Wonder Woman: Truth, Justice, S&M, and the American Way
Director Angela Robinson on the dominance of DC's lasso-wielding hero
In the TIFF '17 title Professor Marston & the Wonder Women, director Angela Robinson unpacks the surprising origin story of Princess Diana of Themyscira — a.k.a. Wonder Woman.
William Moulton Marston (Luke Evans), an American psychologist, put his progressive ideals about female liberation into practice by creating the DC superhero Wonder Woman in the 1940s — all while living in a polyamorous relationship with his wife (Rebecca Hall) and another woman, Olive Byrne (Bella Heathcote).
TIFF sat down with Robinson for a bracing early–morning chat about female desire, bondage, and Wonder Woman’s dominance in an overwhelmingly male genre.
TIFF: What film made you want to become a director?
Angela Robinson: All That Jazz.
Fosse! Are you a musical theatre fan?
In high school and in junior high, I wanted to be a theatre director. Well, I wanted to be a movie director first, but my school didn’t have a film program, so I got really involved in the theatre program. My drama teacher would show us all these movies, and a lot of them were musicals. I remember watching All That Jazz and I was just blown away by the music, but also the storytelling.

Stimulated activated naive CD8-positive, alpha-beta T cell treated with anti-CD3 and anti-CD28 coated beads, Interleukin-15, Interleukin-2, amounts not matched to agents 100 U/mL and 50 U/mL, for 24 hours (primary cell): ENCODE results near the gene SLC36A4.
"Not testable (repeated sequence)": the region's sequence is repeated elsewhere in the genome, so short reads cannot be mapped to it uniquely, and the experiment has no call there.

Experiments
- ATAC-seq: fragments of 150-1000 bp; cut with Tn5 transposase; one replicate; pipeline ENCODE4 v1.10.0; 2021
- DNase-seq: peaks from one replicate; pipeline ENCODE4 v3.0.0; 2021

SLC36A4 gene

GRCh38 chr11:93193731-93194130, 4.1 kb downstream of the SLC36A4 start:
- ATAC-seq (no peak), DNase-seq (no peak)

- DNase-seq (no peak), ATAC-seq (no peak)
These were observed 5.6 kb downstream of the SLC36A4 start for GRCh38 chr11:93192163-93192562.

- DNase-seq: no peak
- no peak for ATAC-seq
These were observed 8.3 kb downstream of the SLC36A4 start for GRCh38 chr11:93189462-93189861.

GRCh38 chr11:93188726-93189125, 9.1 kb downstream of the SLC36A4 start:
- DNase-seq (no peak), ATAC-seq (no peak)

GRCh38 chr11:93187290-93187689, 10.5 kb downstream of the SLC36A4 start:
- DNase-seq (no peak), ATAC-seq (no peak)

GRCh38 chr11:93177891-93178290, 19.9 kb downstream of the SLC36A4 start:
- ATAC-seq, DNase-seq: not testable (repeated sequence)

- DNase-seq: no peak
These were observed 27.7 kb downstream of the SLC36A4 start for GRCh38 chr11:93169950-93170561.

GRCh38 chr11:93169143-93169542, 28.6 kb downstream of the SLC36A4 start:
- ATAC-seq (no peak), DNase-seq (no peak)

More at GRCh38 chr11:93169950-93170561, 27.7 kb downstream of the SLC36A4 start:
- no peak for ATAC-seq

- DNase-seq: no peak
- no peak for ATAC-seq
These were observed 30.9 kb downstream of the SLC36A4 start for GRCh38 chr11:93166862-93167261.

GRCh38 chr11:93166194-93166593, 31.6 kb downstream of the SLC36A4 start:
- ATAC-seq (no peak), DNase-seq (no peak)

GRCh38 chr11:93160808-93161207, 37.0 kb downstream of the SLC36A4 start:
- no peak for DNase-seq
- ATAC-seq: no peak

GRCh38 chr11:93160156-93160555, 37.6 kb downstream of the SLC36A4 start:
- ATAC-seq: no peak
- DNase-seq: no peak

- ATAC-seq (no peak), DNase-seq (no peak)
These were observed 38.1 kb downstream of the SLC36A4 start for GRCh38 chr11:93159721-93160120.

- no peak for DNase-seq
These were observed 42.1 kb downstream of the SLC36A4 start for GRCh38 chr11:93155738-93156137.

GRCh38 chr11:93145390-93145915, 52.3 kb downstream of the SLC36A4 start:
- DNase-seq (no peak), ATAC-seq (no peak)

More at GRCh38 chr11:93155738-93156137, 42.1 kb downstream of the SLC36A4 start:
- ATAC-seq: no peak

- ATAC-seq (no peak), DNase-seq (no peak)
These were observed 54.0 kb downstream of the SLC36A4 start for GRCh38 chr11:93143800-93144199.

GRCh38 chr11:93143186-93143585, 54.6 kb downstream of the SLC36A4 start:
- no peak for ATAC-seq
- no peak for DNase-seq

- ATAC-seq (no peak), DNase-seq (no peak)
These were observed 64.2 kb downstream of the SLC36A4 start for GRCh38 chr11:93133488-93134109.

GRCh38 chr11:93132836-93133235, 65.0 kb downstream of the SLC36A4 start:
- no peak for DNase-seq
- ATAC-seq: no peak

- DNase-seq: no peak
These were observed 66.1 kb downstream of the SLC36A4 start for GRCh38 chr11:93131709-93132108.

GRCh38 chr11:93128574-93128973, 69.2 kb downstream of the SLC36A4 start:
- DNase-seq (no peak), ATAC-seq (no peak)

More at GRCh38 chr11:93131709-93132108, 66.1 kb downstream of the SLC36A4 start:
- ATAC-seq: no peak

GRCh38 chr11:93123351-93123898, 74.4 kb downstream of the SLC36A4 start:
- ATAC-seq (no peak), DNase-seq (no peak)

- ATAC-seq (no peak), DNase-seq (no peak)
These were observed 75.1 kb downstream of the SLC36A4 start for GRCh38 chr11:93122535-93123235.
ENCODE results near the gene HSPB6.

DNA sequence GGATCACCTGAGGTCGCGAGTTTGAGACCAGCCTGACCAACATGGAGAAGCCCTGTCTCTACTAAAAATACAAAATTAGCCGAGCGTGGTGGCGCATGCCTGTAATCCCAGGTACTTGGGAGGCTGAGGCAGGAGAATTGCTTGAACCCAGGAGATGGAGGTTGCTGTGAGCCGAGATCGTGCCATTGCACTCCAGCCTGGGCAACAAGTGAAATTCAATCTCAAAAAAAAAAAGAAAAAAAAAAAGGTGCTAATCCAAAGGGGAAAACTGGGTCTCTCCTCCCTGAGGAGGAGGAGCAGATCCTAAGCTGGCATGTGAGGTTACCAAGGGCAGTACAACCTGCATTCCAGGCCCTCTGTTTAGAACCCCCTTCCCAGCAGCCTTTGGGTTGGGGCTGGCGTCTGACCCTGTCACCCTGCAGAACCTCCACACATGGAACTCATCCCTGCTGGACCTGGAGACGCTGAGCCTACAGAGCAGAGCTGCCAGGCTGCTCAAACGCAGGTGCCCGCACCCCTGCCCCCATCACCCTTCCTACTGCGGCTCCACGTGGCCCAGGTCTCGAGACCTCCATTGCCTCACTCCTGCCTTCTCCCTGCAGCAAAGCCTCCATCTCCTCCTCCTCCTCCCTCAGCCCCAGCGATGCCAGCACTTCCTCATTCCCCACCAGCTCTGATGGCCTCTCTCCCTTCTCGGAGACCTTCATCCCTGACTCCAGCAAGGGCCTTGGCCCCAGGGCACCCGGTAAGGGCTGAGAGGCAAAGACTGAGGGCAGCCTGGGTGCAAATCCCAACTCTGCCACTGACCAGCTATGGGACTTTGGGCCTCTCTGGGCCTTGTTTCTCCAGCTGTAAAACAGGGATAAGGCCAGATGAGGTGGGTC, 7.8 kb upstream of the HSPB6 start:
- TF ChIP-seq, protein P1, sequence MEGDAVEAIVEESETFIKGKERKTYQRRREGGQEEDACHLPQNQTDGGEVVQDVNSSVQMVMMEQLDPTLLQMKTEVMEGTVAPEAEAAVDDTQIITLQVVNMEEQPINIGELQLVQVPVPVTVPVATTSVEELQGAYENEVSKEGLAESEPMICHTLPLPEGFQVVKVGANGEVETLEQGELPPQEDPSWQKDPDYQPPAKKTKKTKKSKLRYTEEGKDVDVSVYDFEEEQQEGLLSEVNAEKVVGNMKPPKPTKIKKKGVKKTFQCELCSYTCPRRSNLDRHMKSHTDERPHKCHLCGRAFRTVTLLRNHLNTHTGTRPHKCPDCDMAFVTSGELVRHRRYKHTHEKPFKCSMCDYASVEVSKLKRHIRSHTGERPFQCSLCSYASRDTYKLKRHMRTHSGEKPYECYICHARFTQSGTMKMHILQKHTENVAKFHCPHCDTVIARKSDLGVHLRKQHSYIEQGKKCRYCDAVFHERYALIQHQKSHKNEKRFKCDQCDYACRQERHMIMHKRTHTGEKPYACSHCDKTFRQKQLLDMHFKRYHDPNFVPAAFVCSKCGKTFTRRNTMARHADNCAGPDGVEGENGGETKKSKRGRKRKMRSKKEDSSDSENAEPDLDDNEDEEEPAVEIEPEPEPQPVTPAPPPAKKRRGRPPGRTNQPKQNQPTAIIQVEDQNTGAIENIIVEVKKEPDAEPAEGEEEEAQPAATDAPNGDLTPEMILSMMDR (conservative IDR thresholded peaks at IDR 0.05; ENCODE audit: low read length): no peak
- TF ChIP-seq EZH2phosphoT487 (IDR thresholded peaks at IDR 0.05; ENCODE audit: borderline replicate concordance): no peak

Actually, it was kind of a direct inspiration in Professor Marston & the Wonder Women, in that I thought of the movies structurally. They’re incredibly different films, but the idea of a man who is dying, and being interrogated about the choices he’s made in his life. And showing his relationships with the women in his life, and how he’s been called to task for the choices he’s made — that was an organizing principle when I started writing Marston.
All That Jazz is so editor-reliant. Are you attracted to films that require a great deal of collaboration with your editor?
Yes! I started in editing; if I wasn’t a writer or director, I’d definitely be an editor. I still love that. I worked with this brilliant editor named Jeff Werner on this film. But I definitely come at the process — even in my writing — always thinking about the editing of the film.
For you, is editing just a different type of writing?
A film teacher once told me that you write the movie three times: when you write the screenplay, then again when you direct it, and again in the editing room. That kind of moving-making exercise is pure for me in that it’s about making meaning. I’m always fascinated by how you can juxtapose two different pieces of film that have been shot at different times, on different days, or from different edits, or in different states of mind, and you can literally create meaning, how flexible it is.
Speaking of juxtaposition, Wonder Woman is so much about individualism, and freedom, and independence. It’s such a contrast with its S&M origins. How do you feel that William Marston’s worldview reconciles these seemingly very disparate things?
That was one of my questions going into writing the movie. It seems like those two things are at odds: feminism, and his theories on bondage. But is it a contradiction? Is Marston a feminist? Ultimately, through spending many, many years thinking about it, I feel like they’re not at all irreconcilable.